By Steven Zeitchik and Borys Kit
Two weeks after promo footage unspooled at Comic-Con, "Kick-Ass," the Matthew Vaughn comic-book adaptation about an everyday teen who becomes a superhero, is closing in on a buyer.
Lionsgate, Paramount and Universal are in the running for the pic, which Vaughn financed independently after some studios found the project’s violence too graphic and some of its dialogue too profanity-laced and opted not to board it at the script stage.
But the Comic-Con event garnered a hugely warm response from the fan universe, which has in turn helped convince the companies to reconsider. Buyer screenings followed the week after Comic-Con, and several studios began circling the pic.
Studios interested in "Kick-Ass" see a Vaughn pickup, even at a price in the solid seven figures and with a significant P&A commitment, as a way to plug a franchise-level property into their slate with comparatively little financial risk or production headaches.
Nicolas Cage, Aaron Johnson and Chloe Moretz star in the pic, which Vaughn, the director of movies like "Stardust” and "Layer Cake," penned with writing partner Jane Goldman.
Mark Millar and John Romita Jr. wrote the comic book on which “Kick-Ass” is based. Both the comic and movie center on a high-school dweeb (Johnson) who attempts to reinvent himself as a real-world costumed superhero despite not being athletic or coordinated — and who then runs into real villains with real weapons. A colorful pre-adolescent girl who is adept at slicing and dicing villains is also featured.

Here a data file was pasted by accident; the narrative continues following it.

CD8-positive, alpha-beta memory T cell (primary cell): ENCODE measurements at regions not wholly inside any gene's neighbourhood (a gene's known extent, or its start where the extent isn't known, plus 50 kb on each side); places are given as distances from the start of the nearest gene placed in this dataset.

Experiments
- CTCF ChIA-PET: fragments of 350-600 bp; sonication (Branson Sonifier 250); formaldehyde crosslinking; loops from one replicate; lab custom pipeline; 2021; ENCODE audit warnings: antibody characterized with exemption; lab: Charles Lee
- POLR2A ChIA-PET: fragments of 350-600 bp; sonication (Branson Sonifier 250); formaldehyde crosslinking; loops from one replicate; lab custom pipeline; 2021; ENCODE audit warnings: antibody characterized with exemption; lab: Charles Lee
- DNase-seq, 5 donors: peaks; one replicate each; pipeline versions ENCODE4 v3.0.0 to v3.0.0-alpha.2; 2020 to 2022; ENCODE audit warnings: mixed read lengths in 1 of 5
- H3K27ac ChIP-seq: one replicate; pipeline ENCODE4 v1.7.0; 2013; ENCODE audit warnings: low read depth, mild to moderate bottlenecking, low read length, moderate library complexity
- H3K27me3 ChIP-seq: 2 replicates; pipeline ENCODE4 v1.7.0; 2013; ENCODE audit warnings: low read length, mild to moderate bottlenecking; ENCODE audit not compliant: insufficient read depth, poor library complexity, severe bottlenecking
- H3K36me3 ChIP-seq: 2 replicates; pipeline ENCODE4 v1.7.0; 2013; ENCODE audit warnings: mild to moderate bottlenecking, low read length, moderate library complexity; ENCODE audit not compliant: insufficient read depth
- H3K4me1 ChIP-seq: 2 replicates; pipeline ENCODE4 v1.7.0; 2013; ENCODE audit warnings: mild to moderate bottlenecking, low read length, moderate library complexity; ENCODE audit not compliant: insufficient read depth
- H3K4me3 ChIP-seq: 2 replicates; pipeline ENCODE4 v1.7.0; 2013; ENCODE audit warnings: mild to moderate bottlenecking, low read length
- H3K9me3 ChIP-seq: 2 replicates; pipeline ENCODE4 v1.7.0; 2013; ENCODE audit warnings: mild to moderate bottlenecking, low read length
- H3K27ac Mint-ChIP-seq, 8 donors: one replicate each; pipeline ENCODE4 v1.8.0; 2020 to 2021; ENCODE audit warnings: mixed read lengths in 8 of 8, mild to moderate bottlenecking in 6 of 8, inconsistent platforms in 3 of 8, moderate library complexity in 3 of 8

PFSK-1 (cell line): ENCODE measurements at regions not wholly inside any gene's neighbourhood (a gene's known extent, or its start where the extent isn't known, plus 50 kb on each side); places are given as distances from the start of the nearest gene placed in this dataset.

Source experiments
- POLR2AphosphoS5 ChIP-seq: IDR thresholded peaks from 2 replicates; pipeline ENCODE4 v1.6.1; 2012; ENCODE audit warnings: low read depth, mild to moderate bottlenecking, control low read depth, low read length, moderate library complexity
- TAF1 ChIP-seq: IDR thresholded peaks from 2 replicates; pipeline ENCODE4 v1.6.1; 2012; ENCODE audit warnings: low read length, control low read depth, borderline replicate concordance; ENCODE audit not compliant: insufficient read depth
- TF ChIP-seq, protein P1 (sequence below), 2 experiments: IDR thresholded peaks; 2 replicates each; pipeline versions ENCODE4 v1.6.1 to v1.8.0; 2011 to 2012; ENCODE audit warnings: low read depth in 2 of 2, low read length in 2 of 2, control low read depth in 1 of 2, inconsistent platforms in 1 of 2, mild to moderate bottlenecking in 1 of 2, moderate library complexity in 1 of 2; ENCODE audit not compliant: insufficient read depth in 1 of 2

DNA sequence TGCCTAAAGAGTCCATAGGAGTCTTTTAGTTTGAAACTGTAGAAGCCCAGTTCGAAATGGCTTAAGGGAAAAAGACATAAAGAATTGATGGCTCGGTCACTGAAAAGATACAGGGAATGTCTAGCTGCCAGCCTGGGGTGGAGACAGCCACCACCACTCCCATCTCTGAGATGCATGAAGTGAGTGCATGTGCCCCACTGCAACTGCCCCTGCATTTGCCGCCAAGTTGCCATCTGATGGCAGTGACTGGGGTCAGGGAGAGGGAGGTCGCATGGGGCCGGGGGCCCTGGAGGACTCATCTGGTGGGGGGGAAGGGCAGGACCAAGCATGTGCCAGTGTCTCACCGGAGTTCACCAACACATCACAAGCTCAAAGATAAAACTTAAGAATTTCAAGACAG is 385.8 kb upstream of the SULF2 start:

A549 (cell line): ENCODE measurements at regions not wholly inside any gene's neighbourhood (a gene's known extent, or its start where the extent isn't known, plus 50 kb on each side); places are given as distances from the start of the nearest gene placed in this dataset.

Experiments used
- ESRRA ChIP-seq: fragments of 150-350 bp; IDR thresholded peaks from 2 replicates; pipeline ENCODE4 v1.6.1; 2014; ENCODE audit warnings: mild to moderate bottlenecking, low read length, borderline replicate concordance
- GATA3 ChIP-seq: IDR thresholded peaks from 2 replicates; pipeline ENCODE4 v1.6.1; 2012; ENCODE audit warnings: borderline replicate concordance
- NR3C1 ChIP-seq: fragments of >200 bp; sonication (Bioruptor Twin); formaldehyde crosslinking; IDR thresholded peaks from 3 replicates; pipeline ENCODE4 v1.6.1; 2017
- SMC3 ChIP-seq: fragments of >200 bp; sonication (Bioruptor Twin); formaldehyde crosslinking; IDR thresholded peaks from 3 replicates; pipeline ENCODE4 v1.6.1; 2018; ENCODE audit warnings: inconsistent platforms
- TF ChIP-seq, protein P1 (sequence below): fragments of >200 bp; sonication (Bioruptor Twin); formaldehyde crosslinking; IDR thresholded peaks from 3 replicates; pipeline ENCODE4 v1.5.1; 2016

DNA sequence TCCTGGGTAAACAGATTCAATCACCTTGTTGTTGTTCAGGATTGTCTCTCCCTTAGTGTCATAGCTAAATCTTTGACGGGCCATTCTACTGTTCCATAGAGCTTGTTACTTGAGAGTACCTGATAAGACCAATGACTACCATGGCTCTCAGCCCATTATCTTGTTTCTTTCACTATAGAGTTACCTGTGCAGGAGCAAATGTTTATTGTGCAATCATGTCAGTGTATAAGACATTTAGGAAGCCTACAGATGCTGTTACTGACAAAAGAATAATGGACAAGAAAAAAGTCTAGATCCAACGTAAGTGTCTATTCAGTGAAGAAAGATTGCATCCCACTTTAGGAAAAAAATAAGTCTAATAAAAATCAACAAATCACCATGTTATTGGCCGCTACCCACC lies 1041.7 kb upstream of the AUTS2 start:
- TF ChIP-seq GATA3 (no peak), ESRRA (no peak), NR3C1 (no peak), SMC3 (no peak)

Vaughn and his Marv Films had a deal with Sony Pictures, but the studio and filmmaker couldn’t see eye-to-eye on “Kick-Ass” on issues like the age of the protagonists; Sony, for instance, wanted Vaughn to turn the girl into an older teenager. Vaughn then decided to go the self- and indie-financing route.
The production backstory of “Kick-Ass” is part of a trend of bigger-budgeted commercial movies opting to go outside the system as studios become more selective about what they make. “There has never been a better time for independent financiers to access commercial material in the $25 million-$30 million range, because the studios just aren’t financing as many of these kinds of projects,” said one agent involved in the film-financing world.
Another such project comes in the form of the James Cameron-produced “Sanctum.” Despite a very commercial premise and a pic that will play in 3D, the deep-sea diving adventure is moving forward as a an indie and aims to land a distributor after it’s made.
Still, going indie with a commercial or genre project is not always a straightforward play. “The Rebound,” the Film Department’s Catherine Zeta-Jones romantic comedy, is perceived as having a large amount of commercial potential. But it has not yet sold to a distributor several months after first screening, as producers wait for financing for a P&A slate to come together.